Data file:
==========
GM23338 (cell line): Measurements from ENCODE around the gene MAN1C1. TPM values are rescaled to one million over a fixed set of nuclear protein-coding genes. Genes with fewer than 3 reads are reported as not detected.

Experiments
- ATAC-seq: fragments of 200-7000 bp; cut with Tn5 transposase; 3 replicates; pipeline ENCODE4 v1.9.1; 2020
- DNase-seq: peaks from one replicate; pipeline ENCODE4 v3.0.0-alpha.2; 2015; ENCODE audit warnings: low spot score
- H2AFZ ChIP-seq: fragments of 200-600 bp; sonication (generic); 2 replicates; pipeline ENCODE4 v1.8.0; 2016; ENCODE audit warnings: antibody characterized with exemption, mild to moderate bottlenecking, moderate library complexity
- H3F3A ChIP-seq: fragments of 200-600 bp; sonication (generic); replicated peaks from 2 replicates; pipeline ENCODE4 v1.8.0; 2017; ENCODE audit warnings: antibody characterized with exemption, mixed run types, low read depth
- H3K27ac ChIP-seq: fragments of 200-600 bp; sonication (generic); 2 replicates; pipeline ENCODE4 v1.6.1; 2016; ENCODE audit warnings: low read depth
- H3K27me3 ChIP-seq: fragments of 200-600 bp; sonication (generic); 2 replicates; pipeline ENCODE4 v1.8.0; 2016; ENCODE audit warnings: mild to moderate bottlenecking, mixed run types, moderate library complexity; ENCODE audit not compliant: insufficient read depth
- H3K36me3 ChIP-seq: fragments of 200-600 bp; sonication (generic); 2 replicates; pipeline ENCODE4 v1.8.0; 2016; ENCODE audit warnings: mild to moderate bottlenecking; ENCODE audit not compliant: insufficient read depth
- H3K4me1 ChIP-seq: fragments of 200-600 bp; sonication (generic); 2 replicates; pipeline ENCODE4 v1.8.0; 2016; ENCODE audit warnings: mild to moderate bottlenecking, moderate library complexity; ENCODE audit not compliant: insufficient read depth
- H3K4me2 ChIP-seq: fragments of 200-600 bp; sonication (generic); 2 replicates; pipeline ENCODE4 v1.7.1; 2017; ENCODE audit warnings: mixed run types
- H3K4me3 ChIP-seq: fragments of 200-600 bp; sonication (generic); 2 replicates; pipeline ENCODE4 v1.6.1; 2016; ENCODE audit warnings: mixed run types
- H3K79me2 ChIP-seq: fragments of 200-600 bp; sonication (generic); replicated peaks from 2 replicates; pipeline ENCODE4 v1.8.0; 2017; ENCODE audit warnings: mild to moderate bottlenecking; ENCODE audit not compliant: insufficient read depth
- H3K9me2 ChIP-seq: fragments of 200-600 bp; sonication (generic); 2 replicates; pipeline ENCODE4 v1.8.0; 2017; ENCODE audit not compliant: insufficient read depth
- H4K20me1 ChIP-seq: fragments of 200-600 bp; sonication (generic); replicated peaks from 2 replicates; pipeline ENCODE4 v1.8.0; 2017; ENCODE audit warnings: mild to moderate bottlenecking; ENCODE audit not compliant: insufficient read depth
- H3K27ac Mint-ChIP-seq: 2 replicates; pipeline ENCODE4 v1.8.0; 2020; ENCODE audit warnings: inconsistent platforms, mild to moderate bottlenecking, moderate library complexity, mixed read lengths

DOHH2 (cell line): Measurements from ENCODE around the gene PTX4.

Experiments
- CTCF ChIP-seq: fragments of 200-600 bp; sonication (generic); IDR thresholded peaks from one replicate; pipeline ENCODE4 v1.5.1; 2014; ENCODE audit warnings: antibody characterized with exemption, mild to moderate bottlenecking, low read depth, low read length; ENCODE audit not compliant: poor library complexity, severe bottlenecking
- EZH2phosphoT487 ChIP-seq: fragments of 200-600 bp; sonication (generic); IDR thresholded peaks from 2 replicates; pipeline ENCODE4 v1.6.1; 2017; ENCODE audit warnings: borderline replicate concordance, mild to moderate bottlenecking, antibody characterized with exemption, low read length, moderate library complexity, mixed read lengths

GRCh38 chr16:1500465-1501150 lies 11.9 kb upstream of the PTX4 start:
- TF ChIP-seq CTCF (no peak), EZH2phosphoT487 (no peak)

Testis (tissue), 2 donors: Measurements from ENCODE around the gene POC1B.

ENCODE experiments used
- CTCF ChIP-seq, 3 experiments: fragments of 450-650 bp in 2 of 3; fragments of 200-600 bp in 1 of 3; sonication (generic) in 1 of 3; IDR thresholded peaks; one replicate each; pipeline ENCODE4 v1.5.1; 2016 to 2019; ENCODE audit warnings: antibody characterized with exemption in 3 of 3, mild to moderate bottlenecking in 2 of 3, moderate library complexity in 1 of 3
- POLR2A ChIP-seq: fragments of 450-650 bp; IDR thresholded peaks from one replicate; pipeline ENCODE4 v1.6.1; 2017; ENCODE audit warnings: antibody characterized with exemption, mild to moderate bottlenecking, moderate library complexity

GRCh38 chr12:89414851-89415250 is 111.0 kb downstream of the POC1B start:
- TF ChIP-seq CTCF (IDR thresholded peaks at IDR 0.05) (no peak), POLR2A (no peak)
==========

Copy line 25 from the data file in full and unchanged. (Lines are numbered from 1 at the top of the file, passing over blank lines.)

- CTCF ChIP-seq, 3 experiments: fragments of 450-650 bp in 2 of 3; fragments of 200-600 bp in 1 of 3; sonication (generic) in 1 of 3; IDR thresholded peaks; one replicate each; pipeline ENCODE4 v1.5.1; 2016 to 2019; ENCODE audit warnings: antibody characterized with exemption in 3 of 3, mild to moderate bottlenecking in 2 of 3, moderate library complexity in 1 of 3